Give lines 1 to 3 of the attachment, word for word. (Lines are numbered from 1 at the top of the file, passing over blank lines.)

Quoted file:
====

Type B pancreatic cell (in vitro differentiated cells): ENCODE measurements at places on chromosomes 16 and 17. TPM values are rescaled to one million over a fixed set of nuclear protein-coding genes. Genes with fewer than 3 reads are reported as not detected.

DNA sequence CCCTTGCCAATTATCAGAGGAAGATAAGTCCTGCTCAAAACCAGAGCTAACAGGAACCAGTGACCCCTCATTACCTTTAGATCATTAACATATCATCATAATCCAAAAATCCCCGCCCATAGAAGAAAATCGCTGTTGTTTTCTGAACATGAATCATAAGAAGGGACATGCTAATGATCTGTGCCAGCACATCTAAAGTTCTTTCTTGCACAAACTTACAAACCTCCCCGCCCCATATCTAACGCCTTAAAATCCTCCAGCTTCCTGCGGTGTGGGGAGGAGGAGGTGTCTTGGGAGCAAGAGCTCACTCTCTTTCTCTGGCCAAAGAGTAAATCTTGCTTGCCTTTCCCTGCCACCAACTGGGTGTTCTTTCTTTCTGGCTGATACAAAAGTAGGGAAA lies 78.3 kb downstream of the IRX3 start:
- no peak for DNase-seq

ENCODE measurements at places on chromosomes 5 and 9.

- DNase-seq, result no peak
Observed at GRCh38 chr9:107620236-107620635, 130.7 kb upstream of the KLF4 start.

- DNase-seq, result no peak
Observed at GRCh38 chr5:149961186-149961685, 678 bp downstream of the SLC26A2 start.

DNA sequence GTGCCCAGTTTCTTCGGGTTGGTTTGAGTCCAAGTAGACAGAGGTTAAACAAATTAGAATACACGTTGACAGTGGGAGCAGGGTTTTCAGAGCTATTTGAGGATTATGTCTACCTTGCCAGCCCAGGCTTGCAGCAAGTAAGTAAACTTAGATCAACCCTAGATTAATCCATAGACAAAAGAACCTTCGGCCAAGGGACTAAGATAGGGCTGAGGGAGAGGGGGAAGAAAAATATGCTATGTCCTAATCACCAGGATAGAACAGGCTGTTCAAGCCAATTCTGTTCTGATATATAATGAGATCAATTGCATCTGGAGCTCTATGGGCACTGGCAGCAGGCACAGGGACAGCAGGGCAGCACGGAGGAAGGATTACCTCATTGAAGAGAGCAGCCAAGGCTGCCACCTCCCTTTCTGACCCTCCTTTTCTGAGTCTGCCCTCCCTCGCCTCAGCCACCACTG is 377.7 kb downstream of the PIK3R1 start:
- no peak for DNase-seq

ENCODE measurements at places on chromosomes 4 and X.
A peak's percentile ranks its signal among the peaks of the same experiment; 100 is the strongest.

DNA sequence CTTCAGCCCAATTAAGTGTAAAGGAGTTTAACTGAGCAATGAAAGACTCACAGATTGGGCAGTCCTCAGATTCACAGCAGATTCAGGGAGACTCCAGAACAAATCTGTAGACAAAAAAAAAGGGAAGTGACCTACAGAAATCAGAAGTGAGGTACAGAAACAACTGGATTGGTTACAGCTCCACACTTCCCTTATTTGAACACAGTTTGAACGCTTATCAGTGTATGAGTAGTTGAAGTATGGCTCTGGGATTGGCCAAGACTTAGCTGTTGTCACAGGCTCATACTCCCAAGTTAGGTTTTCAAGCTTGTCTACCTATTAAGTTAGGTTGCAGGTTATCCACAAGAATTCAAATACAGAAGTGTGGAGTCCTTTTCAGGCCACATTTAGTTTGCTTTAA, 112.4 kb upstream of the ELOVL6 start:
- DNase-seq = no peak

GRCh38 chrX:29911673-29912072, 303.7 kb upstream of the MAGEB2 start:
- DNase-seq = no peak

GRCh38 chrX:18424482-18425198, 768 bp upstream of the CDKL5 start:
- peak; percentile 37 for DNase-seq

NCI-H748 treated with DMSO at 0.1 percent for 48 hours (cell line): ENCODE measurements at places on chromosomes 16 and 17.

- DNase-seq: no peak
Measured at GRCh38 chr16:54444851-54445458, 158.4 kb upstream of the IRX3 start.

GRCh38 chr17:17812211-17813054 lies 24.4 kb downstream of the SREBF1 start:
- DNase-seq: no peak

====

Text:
Type B pancreatic cell (in vitro differentiated cells): ENCODE measurements at places on chromosomes 16 and 17. TPM values are rescaled to one million over a fixed set of nuclear protein-coding genes. Genes with fewer than 3 reads are reported as not detected.

DNA sequence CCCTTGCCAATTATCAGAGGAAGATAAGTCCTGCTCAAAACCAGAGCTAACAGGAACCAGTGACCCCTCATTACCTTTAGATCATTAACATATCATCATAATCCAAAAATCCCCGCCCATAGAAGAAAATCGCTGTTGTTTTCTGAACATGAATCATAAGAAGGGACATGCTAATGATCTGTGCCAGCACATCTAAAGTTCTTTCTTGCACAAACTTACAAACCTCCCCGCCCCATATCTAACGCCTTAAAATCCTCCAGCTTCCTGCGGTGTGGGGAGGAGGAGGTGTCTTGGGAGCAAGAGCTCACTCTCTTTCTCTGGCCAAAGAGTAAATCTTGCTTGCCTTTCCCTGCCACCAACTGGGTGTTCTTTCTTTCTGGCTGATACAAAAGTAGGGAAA lies 78.3 kb downstream of the IRX3 start:
- no peak for DNase-seq